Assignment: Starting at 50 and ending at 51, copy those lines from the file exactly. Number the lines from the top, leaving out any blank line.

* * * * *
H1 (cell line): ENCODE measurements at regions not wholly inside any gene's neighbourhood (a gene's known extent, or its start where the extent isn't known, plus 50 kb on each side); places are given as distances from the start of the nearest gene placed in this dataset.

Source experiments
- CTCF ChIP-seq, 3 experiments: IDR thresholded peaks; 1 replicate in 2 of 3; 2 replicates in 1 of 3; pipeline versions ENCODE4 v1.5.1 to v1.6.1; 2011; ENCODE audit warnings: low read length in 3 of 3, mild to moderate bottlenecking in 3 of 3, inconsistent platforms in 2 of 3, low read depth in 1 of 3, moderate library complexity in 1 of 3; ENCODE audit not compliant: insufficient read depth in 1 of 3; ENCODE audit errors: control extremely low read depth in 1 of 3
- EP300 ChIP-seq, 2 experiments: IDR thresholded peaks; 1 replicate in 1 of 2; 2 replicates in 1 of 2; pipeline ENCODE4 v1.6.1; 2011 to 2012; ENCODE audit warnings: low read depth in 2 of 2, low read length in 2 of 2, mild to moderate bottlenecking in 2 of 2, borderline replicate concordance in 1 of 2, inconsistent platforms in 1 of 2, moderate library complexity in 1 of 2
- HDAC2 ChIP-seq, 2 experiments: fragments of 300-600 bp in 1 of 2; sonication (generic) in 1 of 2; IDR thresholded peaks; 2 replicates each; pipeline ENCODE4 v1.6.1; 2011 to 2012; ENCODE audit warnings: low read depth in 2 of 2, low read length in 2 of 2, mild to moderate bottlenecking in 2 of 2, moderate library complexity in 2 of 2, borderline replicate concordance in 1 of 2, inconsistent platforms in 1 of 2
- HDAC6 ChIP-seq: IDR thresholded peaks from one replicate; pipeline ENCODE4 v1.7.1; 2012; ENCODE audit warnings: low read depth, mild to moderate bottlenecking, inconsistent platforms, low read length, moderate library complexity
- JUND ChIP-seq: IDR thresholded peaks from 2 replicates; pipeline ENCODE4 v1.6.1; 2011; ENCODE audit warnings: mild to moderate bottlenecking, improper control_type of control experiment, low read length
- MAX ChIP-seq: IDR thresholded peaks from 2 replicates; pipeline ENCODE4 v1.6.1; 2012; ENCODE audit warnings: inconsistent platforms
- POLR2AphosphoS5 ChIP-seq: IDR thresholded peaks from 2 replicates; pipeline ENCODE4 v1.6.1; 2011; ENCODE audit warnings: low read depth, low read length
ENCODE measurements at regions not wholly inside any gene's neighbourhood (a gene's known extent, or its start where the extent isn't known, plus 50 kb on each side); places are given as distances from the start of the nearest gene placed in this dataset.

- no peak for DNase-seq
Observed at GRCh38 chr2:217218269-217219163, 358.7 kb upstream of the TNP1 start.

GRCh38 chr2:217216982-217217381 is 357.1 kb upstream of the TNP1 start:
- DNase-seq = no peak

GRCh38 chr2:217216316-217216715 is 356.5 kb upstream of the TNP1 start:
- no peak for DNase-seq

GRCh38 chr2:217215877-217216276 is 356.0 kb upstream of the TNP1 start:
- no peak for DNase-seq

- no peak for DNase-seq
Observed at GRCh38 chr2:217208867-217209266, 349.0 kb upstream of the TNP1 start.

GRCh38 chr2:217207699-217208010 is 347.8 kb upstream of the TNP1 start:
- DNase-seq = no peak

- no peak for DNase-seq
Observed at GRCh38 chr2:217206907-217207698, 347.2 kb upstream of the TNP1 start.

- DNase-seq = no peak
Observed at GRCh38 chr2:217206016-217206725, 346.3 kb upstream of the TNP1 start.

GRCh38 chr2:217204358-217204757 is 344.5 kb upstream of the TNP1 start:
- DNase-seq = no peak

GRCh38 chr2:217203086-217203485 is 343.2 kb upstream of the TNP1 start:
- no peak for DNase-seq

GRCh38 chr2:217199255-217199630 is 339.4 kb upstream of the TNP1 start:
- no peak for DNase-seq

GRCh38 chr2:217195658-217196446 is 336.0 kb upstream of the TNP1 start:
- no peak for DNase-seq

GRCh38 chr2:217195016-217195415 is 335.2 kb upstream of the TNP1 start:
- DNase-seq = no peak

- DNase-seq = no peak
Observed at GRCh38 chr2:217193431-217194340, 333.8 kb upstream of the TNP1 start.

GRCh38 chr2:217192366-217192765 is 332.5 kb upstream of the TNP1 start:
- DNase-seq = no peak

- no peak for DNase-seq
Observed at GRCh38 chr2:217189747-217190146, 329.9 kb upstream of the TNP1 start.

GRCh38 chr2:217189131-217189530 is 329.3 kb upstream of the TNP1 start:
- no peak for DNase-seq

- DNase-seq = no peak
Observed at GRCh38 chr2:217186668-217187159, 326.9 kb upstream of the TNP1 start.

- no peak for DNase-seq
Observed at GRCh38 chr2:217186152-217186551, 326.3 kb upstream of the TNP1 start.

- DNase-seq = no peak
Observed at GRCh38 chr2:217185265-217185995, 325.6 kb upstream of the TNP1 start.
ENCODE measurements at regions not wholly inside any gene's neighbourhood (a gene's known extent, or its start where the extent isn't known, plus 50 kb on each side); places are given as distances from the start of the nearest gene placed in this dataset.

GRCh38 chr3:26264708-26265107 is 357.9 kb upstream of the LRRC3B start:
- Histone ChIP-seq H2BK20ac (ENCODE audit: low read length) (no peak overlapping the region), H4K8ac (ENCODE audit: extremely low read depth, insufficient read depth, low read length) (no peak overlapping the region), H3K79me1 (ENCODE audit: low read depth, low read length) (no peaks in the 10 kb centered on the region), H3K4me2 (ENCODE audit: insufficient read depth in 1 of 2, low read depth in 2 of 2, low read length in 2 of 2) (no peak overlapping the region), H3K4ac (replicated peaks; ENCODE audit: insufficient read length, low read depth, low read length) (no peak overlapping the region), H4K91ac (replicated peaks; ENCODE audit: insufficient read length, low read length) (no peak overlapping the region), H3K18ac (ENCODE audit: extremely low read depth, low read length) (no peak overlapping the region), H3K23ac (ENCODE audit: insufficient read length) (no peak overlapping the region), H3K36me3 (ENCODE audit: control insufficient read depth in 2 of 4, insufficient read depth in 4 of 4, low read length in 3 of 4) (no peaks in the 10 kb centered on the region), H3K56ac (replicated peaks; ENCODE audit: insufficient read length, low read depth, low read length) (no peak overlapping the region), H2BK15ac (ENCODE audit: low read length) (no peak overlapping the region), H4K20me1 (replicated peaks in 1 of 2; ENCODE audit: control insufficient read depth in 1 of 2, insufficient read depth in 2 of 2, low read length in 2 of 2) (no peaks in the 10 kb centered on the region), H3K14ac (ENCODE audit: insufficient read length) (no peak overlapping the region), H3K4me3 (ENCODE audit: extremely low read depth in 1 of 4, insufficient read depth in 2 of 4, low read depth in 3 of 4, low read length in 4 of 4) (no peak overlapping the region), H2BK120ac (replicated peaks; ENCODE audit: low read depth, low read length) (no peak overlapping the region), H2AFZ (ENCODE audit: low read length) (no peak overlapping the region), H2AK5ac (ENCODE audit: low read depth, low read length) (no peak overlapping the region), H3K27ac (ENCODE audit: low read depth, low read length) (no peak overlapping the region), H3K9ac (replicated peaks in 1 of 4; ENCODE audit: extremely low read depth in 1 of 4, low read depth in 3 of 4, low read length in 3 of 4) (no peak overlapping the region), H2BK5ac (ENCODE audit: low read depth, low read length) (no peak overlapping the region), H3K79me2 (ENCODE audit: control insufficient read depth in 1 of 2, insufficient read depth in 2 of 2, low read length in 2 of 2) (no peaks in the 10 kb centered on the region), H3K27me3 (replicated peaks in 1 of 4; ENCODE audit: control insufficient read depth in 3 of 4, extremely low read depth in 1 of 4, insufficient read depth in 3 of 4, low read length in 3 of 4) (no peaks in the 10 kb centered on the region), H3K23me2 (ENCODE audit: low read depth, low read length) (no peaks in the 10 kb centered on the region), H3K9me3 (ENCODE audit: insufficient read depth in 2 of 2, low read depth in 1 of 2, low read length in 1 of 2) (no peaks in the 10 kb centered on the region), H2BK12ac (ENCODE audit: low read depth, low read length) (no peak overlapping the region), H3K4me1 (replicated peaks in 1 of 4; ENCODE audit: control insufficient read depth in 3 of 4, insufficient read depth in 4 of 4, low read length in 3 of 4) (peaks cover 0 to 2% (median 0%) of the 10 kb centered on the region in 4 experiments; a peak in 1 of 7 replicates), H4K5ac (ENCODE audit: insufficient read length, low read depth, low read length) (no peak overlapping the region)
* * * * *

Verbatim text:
Observed at GRCh38 chr2:217185265-217185995, 325.6 kb upstream of the TNP1 start.
ENCODE measurements at regions not wholly inside any gene's neighbourhood (a gene's known extent, or its start where the extent isn't known, plus 50 kb on each side); places are given as distances from the start of the nearest gene placed in this dataset.